A row of new houses at Laureate Park near Orlando showcases what could be called a Transitional Modern approach.
Laureate Park Takes Visitors on a Refreshing Ride
Many architects make the pilgrimage to their annual AIA conference to tour inspiring, sometime iconic buildings, neighborhoods, and
communities. High-end architecture dominates. But at this year’s show
in Orlando a new community of inexpensive production homes, with prices
starting in the mid-200,000s, snuck onto the touring agenda. Laureate Park, located within the Lake Nona masterplan
southeast of the city, is one of handful of new communities that emphasize
so-called transitional architecture. The style combines traditional building
forms with modern materials and floor plans. It produces a refreshing,
sometimes whimsical take on familiar forms. Some people find that less jarring
than the stark geometric forms that are integral to modern home design.
Transitional design has quickly become an established part
of one-off custom and house plan designs. But it’s stunning, and educational,
to see an entire community of homes done in this style. Unusual architecture
gives Laureate Park a unique and quirky personality that sets it well apart
from other Orlando neighborhoods. It may not be for everyone. But touring it
presents at least six lessons that could make nearly any home more interesting,
and ultimately more satisfying.Make Wise Use of Color
The first thing visitors notice is the use of complementary
and contrasting colors on many homes. Color is used creatively to accentuate
building forms — porches, bump outs, even entire stories. Color bands make off-the-shelf
windows in standard sizes seem more special. Colorful front doors add punch to
many elevations. Color schemes individualize homes even when similar houses are
built side by side. Color is an inexpensive way to individualize a home. But
using it effectively often requires the assistance of a color design expert.
Pull from a Fresh Bag
The homes at Laureate Park use a host of modern materials — especially
steel, engineered wood, and synthetic siding — to give traditional cottages,
bungalows, and townhomes a fresh appearance. An
unexpected steel I-beam greets
visitors at the front porch of one Ashton Wood model. A curved steel balcony
railing defines the exterior of another house. Engineered wood studs and steel
mesh combine to create a front porch lattice network. The added benefit of many
of these unusual materials is that they require less maintenance than the wood
they replace.Oversize Details to
Make an Impact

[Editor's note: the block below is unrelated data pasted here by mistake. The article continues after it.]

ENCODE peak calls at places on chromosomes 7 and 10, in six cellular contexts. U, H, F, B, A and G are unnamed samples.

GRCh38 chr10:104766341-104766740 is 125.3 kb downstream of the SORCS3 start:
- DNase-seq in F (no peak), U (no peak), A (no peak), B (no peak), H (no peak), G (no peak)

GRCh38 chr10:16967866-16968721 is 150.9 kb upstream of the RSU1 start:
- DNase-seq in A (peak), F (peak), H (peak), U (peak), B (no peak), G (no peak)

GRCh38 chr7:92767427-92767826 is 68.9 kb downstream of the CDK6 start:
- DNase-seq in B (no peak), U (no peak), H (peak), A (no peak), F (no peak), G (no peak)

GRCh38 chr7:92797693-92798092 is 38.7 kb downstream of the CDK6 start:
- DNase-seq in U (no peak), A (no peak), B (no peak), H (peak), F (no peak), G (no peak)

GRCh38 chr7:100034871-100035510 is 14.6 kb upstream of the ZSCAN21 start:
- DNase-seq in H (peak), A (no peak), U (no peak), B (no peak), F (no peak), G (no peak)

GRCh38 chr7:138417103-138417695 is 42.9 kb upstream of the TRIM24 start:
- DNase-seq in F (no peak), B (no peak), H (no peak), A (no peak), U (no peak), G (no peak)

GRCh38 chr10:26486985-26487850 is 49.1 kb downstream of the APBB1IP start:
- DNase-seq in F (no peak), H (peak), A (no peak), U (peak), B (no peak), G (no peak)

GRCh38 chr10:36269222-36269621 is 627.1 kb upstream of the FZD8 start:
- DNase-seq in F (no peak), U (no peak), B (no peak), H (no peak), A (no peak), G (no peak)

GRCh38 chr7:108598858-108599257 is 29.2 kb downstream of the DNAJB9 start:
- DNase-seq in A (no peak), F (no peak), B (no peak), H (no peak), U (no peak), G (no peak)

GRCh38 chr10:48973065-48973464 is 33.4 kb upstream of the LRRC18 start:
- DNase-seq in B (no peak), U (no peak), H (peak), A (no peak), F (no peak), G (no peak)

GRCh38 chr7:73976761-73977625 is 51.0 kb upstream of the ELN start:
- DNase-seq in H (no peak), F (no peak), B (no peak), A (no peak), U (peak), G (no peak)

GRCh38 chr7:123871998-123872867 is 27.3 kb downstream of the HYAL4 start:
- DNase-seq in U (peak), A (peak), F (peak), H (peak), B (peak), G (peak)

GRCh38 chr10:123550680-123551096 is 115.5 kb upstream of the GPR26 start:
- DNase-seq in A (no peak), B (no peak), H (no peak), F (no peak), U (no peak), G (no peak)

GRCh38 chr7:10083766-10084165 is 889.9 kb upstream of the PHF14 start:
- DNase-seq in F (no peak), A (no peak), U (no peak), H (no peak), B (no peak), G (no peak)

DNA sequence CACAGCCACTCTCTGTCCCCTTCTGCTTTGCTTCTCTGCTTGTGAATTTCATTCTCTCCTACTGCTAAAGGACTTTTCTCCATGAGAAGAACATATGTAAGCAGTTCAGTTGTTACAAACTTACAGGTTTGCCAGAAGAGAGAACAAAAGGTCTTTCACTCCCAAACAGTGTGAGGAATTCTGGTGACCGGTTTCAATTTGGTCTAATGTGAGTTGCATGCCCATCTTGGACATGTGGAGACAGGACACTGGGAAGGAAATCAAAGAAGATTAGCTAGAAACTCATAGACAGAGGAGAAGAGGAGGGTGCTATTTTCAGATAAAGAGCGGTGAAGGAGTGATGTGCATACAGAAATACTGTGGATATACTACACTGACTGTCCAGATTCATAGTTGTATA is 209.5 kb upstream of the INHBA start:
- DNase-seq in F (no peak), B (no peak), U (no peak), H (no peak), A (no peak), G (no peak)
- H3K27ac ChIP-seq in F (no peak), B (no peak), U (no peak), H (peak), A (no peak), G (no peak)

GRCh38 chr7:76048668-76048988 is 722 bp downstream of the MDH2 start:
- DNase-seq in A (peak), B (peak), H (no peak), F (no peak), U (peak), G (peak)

Many home designs exaggerate details to emphasize their character.
Oversized porch columns and
overhangs are one example. It’s clear that the many
porch columns, while creative, aren’t decorative – they hold up the roof. Many
homes feature simple, deep eaves accentuated with large brackets. Large
vertical windows reinforce the vertical orientation of one home. Horizontal
awnings above windows and doors emphasize the horizontal aspect of another. By
the same token, simplifying details focuses attention on them. That’s true of
the many undivided lites on windows and doors. Transitional elements add
whimsy, animation, sometimes even humor to the home designs.
Connect Exterior and
Nearly all the homes feature interior spaces that flow
easily into back porches, courtyards, and balconies.
French doors in one David
Weekley model connect the family room to an outdoor living room area replete with a fire pit, barbecue grill, and splash pool. In one Craft Home’s model,
garage doors in the great room
open to an interior courtyard. Second-floor
balconies on either side look down into this ultimate party space.
room on the second floor leads to a large porch, not unlike one you might get
on an urban townhome, with expansive views of most of the community.
Many of the homes repeat key exterior details inside the
home. Corrugated metal adorns both the roof and interior walls. Metal grid
railings used on a porch balcony reappear in the interior stair railing.
Synthetic surfaces or concrete block serve as exterior cladding and interior
walls. Industrial specs inside the home such as gooseneck lighting, metal rod
brackets, or exposed steel beams pick up on a theme established by the
Living walls, indoor herb gardens, and light-infusing glass garage doors literally bring the outside in.Design for Modern
If the homes here feature familiar forms, they incorporate
the latest technology. The community features very high-speed (1 gigabyte)
fiber-optic Internet access. The homes consume 20 percent less energy and water
than building codes require, though some do much better than that. Craft Homes offers
unusual health and wellness features that include hypoallergenic carpets and
air and water purifiers. The community itself features pocket parks, miles of
trails, and access to a resort-style Aquatic Center.
Examples of Transitional style on Houseplans are shown here, clockwise from top left: Plan 497-21
; Plan 132-225
; Plan 23-2308
; and Plan 909-3
Browse a collection of Transitional style plans here.
Boyce is the author of The New New Home
, from Taunton.